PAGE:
OSSINING, N.Y. With two new cases of whooping cough in the last two weeks at Ossinings AMD Middle School , district officials are reaching out to parents to prevent an outbreak.
Health officials with the Ossining School District recently sent out two e-mail blasts advising parents to make sure their children are vaccinated to prevent whooping cough, or pertussis. The bacterial infection, which can at first appear to mimic the common cold, is highly contagious and can cause severe coughing that can last for weeks or months at a time, according to representatives with the Westchester County Department of Health .
The number of cases of pertussis has more than tripled since 2009 when 20 cases were reported throughout Westchester County, according to DOH statistics . There were 43 cases reported in 2011 and 64 cases reported through May 15, 2012.
There has been an increase in the number of school-age children who have had pertussis, and we have been monitoring it and working with school districts as these cases occur. We believe the increase is due to waning immunity, said Caren Halbfinger, director of public health information with the Westchester County DOH, in an e-mailed statement. We recommend all adults receive a Tdap booster to protect themselves, their families and any young infants around them who are not yet fully immunized.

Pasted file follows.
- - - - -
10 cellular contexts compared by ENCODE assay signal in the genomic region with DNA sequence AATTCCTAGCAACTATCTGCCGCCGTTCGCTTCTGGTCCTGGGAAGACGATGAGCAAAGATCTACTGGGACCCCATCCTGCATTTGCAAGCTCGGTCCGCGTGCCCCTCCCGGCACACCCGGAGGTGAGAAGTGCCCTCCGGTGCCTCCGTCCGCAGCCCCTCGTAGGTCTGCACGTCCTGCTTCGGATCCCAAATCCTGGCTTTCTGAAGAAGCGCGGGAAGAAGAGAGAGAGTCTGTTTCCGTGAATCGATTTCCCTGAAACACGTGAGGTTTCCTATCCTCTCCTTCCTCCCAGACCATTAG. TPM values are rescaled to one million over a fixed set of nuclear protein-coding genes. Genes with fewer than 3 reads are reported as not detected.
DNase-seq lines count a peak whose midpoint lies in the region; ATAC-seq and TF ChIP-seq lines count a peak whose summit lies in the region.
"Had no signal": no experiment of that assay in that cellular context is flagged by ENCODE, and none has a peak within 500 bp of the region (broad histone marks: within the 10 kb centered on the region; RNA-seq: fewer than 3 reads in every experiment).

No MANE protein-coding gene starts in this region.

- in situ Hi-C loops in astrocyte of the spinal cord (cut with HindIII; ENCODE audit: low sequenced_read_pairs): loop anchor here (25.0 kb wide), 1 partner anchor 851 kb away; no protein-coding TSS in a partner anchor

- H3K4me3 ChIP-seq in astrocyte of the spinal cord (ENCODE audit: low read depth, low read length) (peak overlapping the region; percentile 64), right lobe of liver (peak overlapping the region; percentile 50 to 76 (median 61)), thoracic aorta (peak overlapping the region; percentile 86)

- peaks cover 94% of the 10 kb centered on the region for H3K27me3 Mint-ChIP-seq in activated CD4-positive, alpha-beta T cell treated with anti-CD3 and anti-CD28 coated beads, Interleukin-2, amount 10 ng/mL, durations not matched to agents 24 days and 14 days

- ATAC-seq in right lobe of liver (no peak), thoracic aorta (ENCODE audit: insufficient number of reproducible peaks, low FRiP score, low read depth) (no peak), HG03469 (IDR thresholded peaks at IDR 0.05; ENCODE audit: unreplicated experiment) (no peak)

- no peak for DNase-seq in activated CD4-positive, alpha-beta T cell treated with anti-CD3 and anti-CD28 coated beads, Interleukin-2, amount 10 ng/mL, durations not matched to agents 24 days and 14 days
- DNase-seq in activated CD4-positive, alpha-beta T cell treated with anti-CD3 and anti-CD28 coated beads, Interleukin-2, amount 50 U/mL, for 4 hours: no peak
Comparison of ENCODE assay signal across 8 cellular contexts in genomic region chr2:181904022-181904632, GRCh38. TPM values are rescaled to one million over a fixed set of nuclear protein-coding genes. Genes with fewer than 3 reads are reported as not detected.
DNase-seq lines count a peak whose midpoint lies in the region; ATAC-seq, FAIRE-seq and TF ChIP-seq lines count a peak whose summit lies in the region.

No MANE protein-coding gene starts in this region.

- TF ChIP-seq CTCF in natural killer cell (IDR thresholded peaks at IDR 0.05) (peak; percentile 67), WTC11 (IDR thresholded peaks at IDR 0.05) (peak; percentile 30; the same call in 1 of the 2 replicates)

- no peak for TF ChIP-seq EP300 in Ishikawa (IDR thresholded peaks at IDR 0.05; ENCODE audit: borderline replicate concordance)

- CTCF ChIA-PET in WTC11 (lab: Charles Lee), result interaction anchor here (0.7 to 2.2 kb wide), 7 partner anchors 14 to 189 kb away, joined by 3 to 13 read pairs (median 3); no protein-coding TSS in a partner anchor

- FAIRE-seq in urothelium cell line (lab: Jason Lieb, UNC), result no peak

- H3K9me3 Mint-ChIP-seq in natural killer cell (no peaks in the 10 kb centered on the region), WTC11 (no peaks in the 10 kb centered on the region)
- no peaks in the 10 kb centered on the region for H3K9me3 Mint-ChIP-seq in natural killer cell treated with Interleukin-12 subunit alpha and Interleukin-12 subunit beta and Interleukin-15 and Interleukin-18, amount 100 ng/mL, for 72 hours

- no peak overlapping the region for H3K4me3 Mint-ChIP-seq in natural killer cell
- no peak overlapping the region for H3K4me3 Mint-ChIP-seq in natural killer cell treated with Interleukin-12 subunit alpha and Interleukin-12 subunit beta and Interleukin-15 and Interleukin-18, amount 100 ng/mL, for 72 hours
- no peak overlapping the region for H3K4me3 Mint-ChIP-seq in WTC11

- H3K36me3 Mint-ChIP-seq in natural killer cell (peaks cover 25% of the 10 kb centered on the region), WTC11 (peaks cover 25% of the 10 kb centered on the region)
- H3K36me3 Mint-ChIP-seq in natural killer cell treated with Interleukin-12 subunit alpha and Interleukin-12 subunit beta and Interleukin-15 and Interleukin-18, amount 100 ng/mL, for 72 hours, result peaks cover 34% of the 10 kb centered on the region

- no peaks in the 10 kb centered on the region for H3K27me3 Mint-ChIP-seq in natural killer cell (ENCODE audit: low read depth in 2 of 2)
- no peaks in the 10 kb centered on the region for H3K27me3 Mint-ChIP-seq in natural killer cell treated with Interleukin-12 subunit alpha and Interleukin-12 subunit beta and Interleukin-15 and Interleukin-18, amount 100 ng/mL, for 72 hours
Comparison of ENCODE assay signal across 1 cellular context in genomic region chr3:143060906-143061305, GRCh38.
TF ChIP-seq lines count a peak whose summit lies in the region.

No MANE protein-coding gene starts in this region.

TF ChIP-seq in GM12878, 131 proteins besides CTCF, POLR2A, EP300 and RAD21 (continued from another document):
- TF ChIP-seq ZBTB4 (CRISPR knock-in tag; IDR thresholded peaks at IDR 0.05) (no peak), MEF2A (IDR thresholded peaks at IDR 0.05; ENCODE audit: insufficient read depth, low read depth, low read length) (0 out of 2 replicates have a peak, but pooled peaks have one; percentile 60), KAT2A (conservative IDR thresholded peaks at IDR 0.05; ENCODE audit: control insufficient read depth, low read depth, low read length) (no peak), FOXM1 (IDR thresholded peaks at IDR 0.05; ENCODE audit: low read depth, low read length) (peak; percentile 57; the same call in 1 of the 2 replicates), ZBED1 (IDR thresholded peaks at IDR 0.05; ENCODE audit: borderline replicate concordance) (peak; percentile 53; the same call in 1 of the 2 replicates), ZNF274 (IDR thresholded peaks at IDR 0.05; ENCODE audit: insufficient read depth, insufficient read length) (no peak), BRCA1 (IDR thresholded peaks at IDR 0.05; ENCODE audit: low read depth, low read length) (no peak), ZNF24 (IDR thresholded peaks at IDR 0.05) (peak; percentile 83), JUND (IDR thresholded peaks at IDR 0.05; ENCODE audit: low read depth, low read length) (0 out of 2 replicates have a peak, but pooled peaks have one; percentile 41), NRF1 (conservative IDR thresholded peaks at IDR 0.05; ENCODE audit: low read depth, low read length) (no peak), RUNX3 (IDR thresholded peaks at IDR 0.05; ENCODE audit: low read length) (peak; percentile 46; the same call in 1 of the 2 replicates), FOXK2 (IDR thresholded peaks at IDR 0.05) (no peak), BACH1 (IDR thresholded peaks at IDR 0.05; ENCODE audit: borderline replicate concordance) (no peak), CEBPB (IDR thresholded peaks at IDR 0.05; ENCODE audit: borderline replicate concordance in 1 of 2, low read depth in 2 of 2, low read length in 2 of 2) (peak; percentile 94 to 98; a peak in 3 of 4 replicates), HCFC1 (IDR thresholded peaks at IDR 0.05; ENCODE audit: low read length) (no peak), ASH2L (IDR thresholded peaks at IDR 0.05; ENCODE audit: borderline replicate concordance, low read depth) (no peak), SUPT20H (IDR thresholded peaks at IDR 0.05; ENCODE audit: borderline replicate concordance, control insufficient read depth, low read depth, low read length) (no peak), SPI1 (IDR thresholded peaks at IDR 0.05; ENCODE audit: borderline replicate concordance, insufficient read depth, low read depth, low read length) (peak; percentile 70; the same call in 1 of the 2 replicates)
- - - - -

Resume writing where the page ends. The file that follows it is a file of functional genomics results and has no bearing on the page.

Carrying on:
Halbfinger noted that the increase stresses the importance of making sure children have received all of their vaccines.
We also suggest parents review their childs immunization records to ensure their childhood vaccines are up to date and to check with their pediatrician about whether they have had the recommended Tdap booster given at age 11 and up, she said.
Ossining School District officials and the DOH have partnered to inform parents and children of the symptoms and causes of whooping cough, as well as guidelines for making sure students are immunized.
While the health department advises us that the risk of illness is relatively low for those who are completely vaccinated, if you or your child develops any of these symptoms or you have any additional concerns, please contact your family physician as soon as possible and advise him/her that there has been a case of pertussis in your or your childs school, said Ossining school nurse Dianne Thomas in an e-mailed letter to parents. The CDC, New York State and Westchester County departments of health recommend that all children receive five doses of a pertussis-containing vaccine by kindergarten entry, and that all individuals 10 years of age and older, including teachers and staff, receive another booster with a different pertussis-containing vaccine.
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